By Anna Pulley
By Erin Sherbert
By Chris Roberts
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By Rachel Swan
By Joe Eskenazi
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"I picture myself as someday having a home and settling down with a woman, but it would have to be a home that included Jordy," Stafford says. "Jordy's like my son."
The two didn't attend the Mr. Klubstitute contest this month, but both competed last May in the first annual drag king competition held at the San Francisco Eagle bar, a pageant and photo shoot that resulted in the city's first drag king calendar. Stafford, lankily handsome, appears as a tony "Mr. July," suited up with a hand in one pocket. "Gender confusion is a small price to pay for social progress," the caption reads. (She credits the expression to Zippy the Pinhead.)
Jordy, the chestnut-eyed "Mr. February," sports white military garb. "What are you wearing under your words?" Jordy's caption reads.
The two cohorts these days are basking in some British fame: The BBC has filmed a documentary about them, due to be released next year, and as a result they were flown to London this summer. Which is how they wound up judging that city's first official drag king contest.
"There was a member of Parliament," Jordy begins the tale of the competition, "who died about a year ago of autoerotic asphyxiation. They found him hanging up with his peter hanging out and his face all swollen." Which leads to the matter of Hans Schierl, the contest winner, hands down. Literally. "Hans re-created the death scene onstage, hanging by the neck, jerking off like a maniac, and at the moment of orgasm, blood," Jordy says, totally droll. "Because capillaries do burst. It's not a pretty way to go."
"The crowd thought it was fabulous," Stafford says.
The drag that Stafford is personally most proud of is the gender blow she did for a San Francisco gallery opening, "Vegas in Space."
"I did a military space guy in drag," she says. "I was painted gold and I had a white jacket on, and gold tights, and high boots, and I packed really nicely, so it looked totally real. And I totally passed among people you shouldn't be able to pass in front of. Even the queens couldn't read me."
"It's fun to pass with fags," Jordy agrees. But it's also possible to get in trouble.
"I was cruised once," says Jordy, "by somebody who didn't know me, thought I was a boy, was being quite friendly, was in my field, was in a position to sort of hand out goodies, was horrified when he realized what the real scoop was, and only a couple years later has he finally settled down enough to talk to me. I think it really shook him up."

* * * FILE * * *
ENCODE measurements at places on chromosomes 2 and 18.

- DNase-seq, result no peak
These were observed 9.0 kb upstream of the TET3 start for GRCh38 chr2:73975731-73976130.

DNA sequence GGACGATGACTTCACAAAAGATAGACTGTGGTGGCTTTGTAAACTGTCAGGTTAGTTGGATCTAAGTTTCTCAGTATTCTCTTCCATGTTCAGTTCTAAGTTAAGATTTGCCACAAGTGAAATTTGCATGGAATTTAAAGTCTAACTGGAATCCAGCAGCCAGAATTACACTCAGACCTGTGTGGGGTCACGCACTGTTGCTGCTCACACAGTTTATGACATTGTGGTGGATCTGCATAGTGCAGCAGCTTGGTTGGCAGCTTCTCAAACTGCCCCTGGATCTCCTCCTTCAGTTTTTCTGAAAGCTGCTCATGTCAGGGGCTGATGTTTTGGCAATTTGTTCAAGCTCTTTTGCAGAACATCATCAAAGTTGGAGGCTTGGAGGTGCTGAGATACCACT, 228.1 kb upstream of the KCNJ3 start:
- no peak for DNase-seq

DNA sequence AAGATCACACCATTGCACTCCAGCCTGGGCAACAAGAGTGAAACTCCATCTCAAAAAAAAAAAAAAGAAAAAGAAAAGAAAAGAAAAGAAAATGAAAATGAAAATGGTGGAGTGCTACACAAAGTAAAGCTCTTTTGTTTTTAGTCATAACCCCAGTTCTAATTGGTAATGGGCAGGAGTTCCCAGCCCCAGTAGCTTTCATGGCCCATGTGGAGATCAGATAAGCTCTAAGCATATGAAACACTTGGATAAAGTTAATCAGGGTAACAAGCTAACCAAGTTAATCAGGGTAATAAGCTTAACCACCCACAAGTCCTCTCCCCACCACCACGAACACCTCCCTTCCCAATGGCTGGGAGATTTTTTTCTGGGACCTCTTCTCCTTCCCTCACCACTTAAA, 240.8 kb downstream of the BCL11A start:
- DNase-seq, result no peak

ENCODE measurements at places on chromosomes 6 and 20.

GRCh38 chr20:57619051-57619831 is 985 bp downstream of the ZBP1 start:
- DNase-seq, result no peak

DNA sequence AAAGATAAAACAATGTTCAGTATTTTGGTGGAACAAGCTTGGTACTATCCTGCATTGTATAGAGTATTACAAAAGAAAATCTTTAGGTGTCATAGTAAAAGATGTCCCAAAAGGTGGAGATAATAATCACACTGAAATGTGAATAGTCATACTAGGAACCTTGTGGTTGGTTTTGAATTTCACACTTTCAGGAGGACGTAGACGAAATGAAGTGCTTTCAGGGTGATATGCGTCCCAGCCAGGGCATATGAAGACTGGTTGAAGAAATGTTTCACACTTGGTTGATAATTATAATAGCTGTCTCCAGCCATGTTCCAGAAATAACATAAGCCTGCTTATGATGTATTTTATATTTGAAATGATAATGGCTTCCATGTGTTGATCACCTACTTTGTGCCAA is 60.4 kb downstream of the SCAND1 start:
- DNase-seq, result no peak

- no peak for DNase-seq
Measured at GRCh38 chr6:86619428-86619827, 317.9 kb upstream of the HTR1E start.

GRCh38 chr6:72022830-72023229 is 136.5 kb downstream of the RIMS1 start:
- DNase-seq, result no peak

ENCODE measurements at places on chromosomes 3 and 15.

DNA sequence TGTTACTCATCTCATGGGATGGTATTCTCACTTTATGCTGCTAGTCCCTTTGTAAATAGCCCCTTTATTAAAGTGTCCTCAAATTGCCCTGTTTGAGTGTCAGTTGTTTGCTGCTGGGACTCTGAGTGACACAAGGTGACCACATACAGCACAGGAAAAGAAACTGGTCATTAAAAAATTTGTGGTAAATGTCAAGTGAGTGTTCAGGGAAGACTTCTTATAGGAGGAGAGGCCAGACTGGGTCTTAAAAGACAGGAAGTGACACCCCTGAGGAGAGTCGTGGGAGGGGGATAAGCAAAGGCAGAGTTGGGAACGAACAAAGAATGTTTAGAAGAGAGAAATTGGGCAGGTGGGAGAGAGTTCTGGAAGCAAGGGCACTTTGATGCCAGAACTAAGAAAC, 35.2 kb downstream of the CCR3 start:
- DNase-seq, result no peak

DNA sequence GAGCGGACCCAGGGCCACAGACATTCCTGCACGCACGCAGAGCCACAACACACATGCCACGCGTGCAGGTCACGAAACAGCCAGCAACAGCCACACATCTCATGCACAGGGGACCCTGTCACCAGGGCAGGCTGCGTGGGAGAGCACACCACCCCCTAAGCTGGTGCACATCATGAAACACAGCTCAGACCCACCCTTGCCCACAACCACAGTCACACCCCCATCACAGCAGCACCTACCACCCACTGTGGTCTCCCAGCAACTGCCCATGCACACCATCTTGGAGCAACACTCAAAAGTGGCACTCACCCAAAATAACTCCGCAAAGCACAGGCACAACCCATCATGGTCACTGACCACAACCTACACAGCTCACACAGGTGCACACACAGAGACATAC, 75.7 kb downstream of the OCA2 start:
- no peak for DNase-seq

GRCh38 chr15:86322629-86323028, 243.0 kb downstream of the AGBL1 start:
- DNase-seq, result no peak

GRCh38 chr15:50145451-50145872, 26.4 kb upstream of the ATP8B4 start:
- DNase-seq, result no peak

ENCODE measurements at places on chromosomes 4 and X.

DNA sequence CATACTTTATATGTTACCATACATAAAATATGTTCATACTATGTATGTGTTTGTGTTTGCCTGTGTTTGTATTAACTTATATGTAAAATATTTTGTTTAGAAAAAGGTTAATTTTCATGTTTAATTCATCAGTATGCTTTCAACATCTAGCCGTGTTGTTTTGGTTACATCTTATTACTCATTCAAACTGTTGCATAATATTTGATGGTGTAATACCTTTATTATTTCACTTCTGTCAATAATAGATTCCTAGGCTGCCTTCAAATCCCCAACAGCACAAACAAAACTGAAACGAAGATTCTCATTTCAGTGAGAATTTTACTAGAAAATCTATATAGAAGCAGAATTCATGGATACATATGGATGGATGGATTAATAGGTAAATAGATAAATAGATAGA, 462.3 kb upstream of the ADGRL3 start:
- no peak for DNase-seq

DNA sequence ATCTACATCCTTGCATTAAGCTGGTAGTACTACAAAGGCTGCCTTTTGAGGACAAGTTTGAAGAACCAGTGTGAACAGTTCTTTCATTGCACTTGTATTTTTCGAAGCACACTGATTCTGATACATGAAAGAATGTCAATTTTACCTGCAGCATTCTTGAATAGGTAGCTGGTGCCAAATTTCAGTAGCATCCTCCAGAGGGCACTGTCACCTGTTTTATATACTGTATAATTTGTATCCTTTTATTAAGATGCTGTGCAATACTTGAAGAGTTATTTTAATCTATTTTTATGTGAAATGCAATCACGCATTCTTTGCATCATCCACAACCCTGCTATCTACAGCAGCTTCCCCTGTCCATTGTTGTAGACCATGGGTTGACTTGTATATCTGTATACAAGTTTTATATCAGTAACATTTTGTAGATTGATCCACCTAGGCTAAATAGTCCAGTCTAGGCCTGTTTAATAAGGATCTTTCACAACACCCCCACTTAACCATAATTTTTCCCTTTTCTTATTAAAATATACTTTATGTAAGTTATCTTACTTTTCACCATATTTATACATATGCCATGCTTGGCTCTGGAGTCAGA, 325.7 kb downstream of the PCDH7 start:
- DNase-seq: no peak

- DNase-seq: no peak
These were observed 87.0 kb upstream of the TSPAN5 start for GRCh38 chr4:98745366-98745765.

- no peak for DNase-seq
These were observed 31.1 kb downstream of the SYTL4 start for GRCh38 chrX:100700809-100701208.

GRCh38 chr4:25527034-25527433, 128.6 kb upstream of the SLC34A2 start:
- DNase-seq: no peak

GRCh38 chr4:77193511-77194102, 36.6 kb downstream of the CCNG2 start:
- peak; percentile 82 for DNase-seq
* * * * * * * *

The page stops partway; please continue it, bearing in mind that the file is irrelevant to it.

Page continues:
"It's like when Danny Bonaduce from The Partridge Family found out the person he waR>s dating was a man, and he punched her. It's shocking to a male ego," Stafford says.
I find my mind won't budge from what Stafford said about packing "really nicely."
"What did you use?" I have to ask.
"I think I was using condoms filled with hair gel inside of stockings. Jordy makes them really well," Stafford says.
But what if someone gropes them and they break?
"You use more than one condom, you double or triple sack it, and then you put the nylon on," Jordy explains.
"I've been groped and Jordy's been groped and still passed," Stafford says. "I mean, if you think about it, when you grab a guy's crotch, you can't squeeze very tight or you'll hurt him, so any guy who's going to grab you isn't going to want to grab you to hurt you. So you're just going to get a squishy feeling, like half hard." Stafford knows some of this from her work as a male model. "I did the Stormy Leather fashion show, and backstage I was wearing one under my underwear," she says, "and I totally passed."
They take me to a light box to show me slides of themselves and other drag kings, a term they use for people in performance mode, not for the daily grind. Today, for example, Stafford wears black jeans and a loose black shirt, her close-cropped blond hair curling slightly over a high, classically "masculine" forehead. Jordy wears glasses and a royal red, V-necked sweater befitting a country clubber. One can imagine her later in a man's satin dressing gown, savoring a martini. Strangely, though her face could definitely pass as a man's, it is her ears I notice. I find her ears uniquely male, though by this time I know the word means nothing.
"This is a woman who was a San Francisco fixture for a while," Jordy points to a slide. "Terrible drag king."
"What makes someone a terrible drag king?" I ask.
"She wore those high kind of girly platform shoes," says Stafford. "And I also think she did a butch striptease? Isn't that what she did?"
"Her talent was like, yeccchh," Jordy aR>nswers.
"And also, we know she threw her act together in about five seconds, and if you're not prepared," Stafford says, "it's not going to come off. It's like Leigh -- Elvis Herselvis -- works on her drag all the time and she buys great costumes, and Jordy and I are constantly going to vintage clothing stores."